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Politician profiling Australia

That Julia Gillard is to speak to the Conservative Party conference this week should surely be enough to remove doubt, if any remained, that she and her government were the continuation of John Howard’s neoliberal project — after a brief outbreak of actual social democracy under Kevin Rudd and Wayne Swan.

Gillard would presumably claim that she is doing this in her role with Global Partnerships for Education. But she could have ducked it. At a time when Labour and other parties are fighting a gruelling battle to delegitimise Boris Johnson, Gillard’s willingness to lend her considerable UK prestige to him is an undesirable outcome.

Undesirable, but unremarkable. Julia Gillard’s government was a left neoliberal project that saw the final separation of industrial relations from actual workers in the creation of the Fair Work Commission, and the mass privatisation of social care under the NDIS. It did several good and social democratic/social market things as well, but they were all contained within a neoliberal, technocratic architecture.

This was a journey Gillard had been on since she left the mainstream Socialist Left for Socialist Forum in the early 1980s. The latter’s ostensible radicalism — actual communists! — disguised their technocratic, managerialist politics. From there it was simply a case of drifting with the spirit of the age, to the private market as the vehicle of “efficient choice”.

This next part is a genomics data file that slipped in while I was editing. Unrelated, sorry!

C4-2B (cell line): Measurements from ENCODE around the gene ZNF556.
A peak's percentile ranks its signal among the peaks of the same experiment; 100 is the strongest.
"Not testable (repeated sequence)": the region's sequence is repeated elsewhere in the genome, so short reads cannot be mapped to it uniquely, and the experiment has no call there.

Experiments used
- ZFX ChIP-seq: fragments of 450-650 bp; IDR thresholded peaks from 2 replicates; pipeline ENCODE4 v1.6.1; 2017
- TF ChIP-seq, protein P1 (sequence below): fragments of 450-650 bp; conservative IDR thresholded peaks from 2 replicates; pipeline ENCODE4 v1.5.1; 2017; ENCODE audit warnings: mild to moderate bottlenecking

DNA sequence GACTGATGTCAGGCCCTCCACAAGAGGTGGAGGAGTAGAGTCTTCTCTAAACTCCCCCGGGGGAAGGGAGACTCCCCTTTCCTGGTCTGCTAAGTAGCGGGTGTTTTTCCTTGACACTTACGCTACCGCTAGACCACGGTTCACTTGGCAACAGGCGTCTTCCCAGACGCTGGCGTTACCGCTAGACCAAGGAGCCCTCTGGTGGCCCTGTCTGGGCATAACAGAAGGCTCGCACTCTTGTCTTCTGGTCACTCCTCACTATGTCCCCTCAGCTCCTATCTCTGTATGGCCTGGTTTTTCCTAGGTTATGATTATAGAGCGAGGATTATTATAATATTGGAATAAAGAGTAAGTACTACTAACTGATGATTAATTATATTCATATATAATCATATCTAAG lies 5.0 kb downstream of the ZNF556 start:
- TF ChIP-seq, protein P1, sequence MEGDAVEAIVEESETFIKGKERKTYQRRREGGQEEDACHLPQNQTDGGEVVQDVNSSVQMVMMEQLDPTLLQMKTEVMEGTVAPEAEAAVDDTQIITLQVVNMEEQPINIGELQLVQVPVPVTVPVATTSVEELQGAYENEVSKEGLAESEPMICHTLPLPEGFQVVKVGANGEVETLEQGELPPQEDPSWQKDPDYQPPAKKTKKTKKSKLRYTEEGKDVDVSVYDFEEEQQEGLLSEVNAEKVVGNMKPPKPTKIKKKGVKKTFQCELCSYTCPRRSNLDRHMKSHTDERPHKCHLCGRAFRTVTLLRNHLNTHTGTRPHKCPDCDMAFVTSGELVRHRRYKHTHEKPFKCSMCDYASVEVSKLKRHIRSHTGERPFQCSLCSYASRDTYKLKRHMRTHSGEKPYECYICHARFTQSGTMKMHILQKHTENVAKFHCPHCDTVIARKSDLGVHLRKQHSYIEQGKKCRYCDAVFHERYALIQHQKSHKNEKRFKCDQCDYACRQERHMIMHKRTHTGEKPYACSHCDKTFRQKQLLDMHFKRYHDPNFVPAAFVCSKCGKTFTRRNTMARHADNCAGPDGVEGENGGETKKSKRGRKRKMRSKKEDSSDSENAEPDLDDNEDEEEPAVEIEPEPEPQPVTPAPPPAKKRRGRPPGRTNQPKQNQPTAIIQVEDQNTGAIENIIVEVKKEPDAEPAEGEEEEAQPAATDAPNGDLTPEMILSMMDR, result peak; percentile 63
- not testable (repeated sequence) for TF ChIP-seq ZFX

So of course Gillard would appear for the Tories, just as UK Labour has become a mass membership party with a dynamic relationship between leadership and rank and file. Like Berlusconi’s centre-right Forza Italia, behind the cover of Boris’ bluster, the Tories are full of right technocrats itching to take apart the remains of British social democracy piece by piece.

Gillard’s appearance among them, as a genuine left social democracy tries to take power, is a logical consequence of the path she took, and down which she took the ALP. Those inclined to yell at me for another anti-Labor piece might want to ask themselves where the real danger is.

The bad calls are coming from inside the house.

Peter Fray

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